Kim's Korea

With the off-again, on-again summit between US President Donald Trump and North Korean leader Kim Jong-un finally set to take place in Singapore on June 12, there is intense speculation on how the two mercurial leaders will chart the future of what has been one of the most intractable conflicts of modern history.

While much — mostly negative — is known about Mr Trump’s style, little apart from speculation has been forthcoming on what Kim will bring to the table. An excellent 2015 film called Kim Jong-un: The Unauthorized Biography, currently streaming on Amazon Prime Video, gives us a preliminary assessment of the man incharge of the communist nation.

The documentary presents interviews with defectors from the nation and Western experts to build a comprehensive portrait of the man whose decision to shut down his country’s nuclear programme is a highly anticipated outcome of the planned summit. The picture that emerges is not encouraging; it is of a ruthless man who is more concerned with presenting a martial image of his country than about the welfare of his countrymen. 

Mr Kim is the second child of Kim Jong-il, the Supreme Leader from 1994 to 2011, and the woman many believe to be his father’s favourite mistress, Ko Yong-hui. He was sent to school in Berne, Switzerland where he picked up German and basketball, a sport he excelled at. His identity was kept secret at the time — records show that he passed as the son of an embassy employee.

His father Kim Jong-il kept poor health during the 2000s, so much so that Korean and American intelligence agencies wondered if the man who appeared in public might be a stand-in for the real leader who had passed away. These reports were never confirmed and Kim Jong-il’s health is believed to have seriously deteriorated in 2008 when he suffered a stroke. In 2010, Mr Kim was unofficially declared next in line to the country’s leadership. The next year, his father died.

In keeping with Western reporting conventions, the documentary calls archival footage from the country "propaganda". One such sequence shows Mr Kim walking next to his father’s hearse accompanied by the seniormost generals of the Army and to loud wailing from the common public. Within a few years, nearly every Army man in the scene had been purged as Mr Kim built his own coterie of trusted yes-men.

His ruthlessness is most diabolically displayed in getting rid of members of his own family. The documentary was made before the dramatic murder of Mr Kim’s half-brother Kim Jong-nam at Kuala Lumpur International Airport in 2017, but it does present a detailed account of the trumped-up charges against and fake trial of his uncle, Jang Song-thaek, who was executed in 2013. Mr Jang, as a close associate of Kim Jong-il, was close to the seat of power, and Mr Kim followed up his execution with that of his entire extended family.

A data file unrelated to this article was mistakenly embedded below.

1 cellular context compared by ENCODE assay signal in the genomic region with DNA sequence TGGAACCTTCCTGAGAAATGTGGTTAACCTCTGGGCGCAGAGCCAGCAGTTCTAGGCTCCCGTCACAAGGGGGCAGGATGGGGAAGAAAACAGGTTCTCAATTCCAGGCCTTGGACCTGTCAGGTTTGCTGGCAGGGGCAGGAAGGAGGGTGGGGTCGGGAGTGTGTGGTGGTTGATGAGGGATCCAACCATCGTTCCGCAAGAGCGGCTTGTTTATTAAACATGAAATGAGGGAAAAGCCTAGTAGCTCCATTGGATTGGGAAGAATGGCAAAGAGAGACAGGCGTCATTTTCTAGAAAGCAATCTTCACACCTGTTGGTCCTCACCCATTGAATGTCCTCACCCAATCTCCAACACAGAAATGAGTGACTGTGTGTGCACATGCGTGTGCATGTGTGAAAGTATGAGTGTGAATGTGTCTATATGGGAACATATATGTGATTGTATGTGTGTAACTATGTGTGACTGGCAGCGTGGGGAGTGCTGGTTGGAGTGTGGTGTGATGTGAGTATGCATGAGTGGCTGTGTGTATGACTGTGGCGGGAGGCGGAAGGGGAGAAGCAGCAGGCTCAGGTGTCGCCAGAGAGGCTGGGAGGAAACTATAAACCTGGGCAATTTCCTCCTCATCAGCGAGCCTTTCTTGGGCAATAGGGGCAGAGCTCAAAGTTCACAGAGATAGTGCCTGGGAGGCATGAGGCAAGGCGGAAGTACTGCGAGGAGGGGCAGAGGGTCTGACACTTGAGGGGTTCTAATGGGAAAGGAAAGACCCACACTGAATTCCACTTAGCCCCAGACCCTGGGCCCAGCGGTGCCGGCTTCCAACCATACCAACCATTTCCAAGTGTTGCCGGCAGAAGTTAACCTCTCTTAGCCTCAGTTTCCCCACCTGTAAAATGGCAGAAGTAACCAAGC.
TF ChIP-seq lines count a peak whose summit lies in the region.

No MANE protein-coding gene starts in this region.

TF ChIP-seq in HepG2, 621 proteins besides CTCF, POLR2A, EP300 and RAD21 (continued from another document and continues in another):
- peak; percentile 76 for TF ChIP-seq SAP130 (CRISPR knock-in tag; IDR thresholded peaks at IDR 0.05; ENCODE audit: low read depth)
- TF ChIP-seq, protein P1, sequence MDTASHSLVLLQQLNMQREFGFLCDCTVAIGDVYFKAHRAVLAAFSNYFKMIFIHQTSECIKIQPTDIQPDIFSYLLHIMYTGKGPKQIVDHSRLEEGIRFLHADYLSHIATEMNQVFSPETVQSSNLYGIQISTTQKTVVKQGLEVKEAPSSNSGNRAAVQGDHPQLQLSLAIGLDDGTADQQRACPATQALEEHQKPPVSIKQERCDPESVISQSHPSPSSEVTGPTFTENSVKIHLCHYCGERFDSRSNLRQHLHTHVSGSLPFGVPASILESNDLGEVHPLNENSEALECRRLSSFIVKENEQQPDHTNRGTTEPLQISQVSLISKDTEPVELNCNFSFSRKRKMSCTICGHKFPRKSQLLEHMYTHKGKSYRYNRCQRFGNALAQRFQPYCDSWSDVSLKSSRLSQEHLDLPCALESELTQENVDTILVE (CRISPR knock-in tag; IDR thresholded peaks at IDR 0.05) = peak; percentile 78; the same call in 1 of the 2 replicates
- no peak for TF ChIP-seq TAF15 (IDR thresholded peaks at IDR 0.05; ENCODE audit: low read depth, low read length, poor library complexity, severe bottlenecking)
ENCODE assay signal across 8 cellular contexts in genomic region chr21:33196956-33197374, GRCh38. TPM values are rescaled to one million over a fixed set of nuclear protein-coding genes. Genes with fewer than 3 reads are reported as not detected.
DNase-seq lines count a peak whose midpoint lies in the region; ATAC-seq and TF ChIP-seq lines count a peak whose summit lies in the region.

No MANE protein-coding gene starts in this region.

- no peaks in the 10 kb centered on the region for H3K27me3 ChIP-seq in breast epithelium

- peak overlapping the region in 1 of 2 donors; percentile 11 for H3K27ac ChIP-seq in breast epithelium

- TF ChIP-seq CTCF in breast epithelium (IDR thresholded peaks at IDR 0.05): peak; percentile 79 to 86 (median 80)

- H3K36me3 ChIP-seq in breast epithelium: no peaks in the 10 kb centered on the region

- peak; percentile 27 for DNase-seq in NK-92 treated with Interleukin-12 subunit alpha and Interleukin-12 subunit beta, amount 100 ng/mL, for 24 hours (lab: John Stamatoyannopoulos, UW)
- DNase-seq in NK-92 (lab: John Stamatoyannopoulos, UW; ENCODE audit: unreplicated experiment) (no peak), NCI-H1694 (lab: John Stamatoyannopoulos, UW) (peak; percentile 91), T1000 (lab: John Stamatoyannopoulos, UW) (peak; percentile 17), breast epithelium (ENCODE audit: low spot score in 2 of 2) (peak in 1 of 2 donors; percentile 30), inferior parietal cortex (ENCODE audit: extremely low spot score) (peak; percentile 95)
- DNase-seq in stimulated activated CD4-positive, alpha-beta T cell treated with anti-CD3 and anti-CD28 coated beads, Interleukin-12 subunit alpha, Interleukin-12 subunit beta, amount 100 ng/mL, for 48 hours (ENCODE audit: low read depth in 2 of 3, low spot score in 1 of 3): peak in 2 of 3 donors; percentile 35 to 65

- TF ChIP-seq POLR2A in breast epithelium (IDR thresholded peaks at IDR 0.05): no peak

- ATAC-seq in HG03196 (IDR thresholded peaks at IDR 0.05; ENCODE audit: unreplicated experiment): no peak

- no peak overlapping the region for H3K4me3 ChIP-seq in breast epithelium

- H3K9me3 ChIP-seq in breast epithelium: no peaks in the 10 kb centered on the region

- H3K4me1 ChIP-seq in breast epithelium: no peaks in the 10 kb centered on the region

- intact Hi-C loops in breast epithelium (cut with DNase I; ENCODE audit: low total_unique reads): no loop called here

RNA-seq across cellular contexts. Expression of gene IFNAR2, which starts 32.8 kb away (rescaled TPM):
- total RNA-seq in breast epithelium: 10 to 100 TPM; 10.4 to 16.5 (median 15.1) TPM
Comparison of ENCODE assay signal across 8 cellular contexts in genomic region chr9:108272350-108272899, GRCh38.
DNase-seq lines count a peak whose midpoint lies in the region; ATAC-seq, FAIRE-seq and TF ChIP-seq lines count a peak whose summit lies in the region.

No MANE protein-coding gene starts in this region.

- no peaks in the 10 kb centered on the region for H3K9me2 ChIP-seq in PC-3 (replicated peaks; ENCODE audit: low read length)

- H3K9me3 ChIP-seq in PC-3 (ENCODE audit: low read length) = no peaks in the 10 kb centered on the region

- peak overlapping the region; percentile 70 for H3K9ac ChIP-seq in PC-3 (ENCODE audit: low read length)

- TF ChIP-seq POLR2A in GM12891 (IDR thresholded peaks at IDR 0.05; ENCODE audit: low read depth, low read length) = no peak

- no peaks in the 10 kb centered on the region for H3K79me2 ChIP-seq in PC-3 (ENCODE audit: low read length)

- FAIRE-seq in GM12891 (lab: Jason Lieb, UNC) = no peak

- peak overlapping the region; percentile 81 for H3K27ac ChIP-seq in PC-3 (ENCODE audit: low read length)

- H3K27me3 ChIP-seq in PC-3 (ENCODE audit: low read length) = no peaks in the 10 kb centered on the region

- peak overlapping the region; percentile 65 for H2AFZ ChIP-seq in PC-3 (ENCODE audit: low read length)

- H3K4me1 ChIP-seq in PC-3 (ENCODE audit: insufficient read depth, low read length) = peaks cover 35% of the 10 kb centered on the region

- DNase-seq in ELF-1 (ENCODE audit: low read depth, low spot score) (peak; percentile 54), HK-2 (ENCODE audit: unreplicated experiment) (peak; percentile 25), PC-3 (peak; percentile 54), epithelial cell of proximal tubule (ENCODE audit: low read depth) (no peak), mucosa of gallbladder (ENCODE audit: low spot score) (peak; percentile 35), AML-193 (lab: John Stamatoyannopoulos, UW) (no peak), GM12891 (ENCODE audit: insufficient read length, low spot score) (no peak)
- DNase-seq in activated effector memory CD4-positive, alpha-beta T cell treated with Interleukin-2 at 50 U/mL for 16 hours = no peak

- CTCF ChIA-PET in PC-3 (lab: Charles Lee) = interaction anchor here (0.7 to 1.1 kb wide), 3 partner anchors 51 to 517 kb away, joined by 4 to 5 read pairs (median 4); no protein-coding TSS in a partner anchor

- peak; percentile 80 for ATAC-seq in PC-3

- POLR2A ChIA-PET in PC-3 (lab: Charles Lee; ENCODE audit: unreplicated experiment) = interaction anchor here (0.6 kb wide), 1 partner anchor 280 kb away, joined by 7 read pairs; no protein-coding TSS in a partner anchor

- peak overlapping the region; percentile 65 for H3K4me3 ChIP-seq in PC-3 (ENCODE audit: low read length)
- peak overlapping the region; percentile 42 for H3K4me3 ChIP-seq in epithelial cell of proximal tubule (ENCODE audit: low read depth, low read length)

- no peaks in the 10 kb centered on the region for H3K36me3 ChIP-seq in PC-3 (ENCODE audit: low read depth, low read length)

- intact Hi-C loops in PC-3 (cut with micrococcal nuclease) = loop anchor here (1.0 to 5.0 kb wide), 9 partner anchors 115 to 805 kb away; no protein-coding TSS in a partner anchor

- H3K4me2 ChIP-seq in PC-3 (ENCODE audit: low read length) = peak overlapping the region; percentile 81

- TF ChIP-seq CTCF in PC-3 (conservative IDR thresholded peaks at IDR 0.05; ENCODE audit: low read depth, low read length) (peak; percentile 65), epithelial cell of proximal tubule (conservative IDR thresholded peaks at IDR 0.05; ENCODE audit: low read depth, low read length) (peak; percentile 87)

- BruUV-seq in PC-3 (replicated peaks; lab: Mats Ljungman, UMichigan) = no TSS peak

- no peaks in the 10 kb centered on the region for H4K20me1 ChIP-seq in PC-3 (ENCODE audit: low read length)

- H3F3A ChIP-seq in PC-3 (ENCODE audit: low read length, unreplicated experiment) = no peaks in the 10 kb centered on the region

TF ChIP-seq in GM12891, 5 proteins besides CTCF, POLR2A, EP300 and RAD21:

As a communist country, North Korea has one of the world’s worst indices of development, which are especially glaring when compared with the prosperity of the democratic South. Yet, Mr Kim has devoted all the country’s resources in sprucing up its non-conventional weapons capability. 

Given that his country’s conventional capacity is restricted to obsolete, Soviet-era weapons, Mr Kim calculates that the only way he can effectively ward off the American threat is through nuclear weapons. David Maxwell, an associate director at Georgetown University, presents the North Korean nuclear weapons programme as a direct result of this fear and the knowledge of the fate that other dictators without the nuclear option, such as Nicolae Ceausescu, Muammar Gaddafi and Saddam Hussein, have met at America’s hands.

But nuclear is only one part of North Korea’s unconventional arsenal. While the country tested its first nuclear bomb in 2006, its advanced cyberattack capabilities are of more recent origin. Most famously, in 2016, it hacked the servers of Sony and released a trove of data including emails from senior executives, after the company produced a film that mocked a character based on Mr Kim.

What, then, is the future of North Korea? The country could choose to go China’s way by selectively opening up the economy, but Mr Kim does not seem enthused by the idea. Some analysts have wondered if a rapprochement between the North and South might be in the offing. Mr Maxwell dismisses any such claim. 

In April this year former South Korean president Park Geun-hye was sentenced to 24 years in prison on corruption charges. “They don’t believe they will be given a future in South Korea,” says Mr Maxwell of North Koreans. “When the South sends its own presidents to jail, the North can only imagine what they would do to a regime accused of crimes against humanity.”

The documentary’s final verdict: We may have reached the end of history as far as communism is concerned but it would be a mistake to take North Korea lightly. Getting them to give up the nuclear programme may be the best outcome Mr Trump can hope for at the moment. Putting in place the contours of a long-lasting détente between North and South Korea will take months, if not years.
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